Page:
Final Fantasy’s engaging narrative and gameplay remain a hallmark of gaming to this day. But what more people don’t consider is how the two intersect. It isn’t immediately obvious that the lore of a Final Fantasy game best complement its gameplay. However, it happened throughout several instances in Final Fantasy’s history.
Gameplay-wise, Final Fantasy was functionally simple. Players with high speed or agility acted first, and time stopped so that the player could execute commands. This battle system, called ‘Turn-based’, was the mechanic of the first three games. The first three games’ narratives were simply as well. Final Fantasy I and II featured four unknown and unnamed Warriors of Light who saved the world out of duty. Only Final Fantasy II featured named orphans who challenged an Empire, even though their character arcs were non-existent.
The next game introduced the ATB, or Active Time Battle, system:
The Active Time Battle (ATB) system was designed by Hiroyuki Ito and was the first battle system to receive a dedicated name. It shares many attributes with the original system but adds the dimension of timing for commands. An ATB gauge tracks when party members are going to act. When the gauge is full, members perform an action. In later games and/or remakes, some actions have an additional wait time, such as casting spells or using special abilities.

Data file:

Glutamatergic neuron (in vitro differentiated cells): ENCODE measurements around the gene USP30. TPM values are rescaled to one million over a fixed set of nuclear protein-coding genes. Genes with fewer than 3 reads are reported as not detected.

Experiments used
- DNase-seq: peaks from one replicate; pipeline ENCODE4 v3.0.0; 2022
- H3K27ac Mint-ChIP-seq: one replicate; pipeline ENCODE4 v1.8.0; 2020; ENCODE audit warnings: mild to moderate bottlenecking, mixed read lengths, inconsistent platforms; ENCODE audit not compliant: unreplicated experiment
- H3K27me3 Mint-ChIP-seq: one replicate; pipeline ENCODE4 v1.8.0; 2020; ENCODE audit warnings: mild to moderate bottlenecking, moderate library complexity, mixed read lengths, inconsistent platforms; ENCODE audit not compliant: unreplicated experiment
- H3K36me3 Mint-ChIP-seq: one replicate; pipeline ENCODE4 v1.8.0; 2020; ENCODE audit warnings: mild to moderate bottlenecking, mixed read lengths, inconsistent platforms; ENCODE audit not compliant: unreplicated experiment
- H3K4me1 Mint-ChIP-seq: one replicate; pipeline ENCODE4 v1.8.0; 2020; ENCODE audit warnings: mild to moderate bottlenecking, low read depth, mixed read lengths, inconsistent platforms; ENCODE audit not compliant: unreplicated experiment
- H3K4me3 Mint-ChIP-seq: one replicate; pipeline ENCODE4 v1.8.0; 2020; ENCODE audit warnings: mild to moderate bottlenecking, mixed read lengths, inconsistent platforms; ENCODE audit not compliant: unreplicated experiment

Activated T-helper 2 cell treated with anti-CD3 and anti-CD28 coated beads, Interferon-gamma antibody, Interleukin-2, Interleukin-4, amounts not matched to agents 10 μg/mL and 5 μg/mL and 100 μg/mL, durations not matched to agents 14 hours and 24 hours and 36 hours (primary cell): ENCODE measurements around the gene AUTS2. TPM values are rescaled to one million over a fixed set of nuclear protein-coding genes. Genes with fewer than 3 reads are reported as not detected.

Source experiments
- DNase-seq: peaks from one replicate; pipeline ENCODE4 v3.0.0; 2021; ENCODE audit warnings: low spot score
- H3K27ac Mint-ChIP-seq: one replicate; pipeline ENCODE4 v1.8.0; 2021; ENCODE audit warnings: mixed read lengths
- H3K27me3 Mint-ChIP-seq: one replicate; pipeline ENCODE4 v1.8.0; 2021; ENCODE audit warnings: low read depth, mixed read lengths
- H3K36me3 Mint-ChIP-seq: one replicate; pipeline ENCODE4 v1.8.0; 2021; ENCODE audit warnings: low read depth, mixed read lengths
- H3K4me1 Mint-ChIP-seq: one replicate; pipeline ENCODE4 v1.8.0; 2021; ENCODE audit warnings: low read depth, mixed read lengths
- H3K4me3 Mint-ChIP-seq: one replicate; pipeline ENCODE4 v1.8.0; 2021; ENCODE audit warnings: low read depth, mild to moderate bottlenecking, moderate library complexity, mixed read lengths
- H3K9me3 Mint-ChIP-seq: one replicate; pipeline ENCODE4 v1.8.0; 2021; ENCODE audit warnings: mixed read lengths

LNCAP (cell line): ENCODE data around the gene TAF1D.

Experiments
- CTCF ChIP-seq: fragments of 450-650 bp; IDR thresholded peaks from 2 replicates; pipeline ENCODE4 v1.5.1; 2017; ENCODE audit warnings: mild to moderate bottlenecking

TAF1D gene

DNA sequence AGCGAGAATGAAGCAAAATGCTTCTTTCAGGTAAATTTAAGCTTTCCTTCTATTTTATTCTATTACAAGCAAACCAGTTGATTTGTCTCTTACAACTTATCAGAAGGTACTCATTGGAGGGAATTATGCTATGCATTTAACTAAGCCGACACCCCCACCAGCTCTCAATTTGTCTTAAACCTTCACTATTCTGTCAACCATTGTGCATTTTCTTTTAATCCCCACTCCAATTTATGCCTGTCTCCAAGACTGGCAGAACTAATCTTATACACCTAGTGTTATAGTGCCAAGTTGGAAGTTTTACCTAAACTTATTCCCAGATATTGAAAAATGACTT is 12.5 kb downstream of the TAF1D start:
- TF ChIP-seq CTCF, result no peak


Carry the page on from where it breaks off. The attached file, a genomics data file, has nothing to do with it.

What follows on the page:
Right around the time Hiroyuki Ito created the ATB battle mechanic, Hironobu Sakaguchi began writing more intricate and often expansive stories. Not that they weren’t before. Final Fantasy I, II and II were all grand sweeping epics based on good vs evil, heroism, and fantasy. Yet, Final Fantasy IV was different. This time most of the story revolved around the character development of one character: Cecil Harvey.
Cecil spoke out against the evils committed by the Baron Kingdom. Later, he sets out on a journey which changes him forever. Many of the themes in Final Fantasy IV matched Cecil’s character arc: the search for redemption. And while he finds it mid-way through the game, he still feels the consequences of his actions.
This is a vast difference between the four unknown and unnamed Warriors of Light with no past. As narratives changed, so did gameplay and battle systems.
In what ways did they change? Taking Final Fantasy IV as an example, the consequences of one’s actions, and the flow of time. All of the Final Fantasy games force the players to take responsibility for their actions. Yet Final Fantasy IV urged the characters to ACT NOW or suffer consequences. If only Cecil would have taken the right actions, he wouldn’t have such a need for redemption. And at the same time, ATB forces us to commit to making the most practical moves to victory.
Also consider that, throughout time, our characters change. And time has consequences. Cecil changes from a Dark Knight to a Paladin, mirroring his lessons learned through his character arc. Rydia undergoes changes as well, from child to adult, due to the passage of time in the Freymarch. These two examples show just how ATB worked within the narrative of Final Fantasy games. And other games, from Final Fantasy V and up, continues to incorporate engaging narratives based on these principles.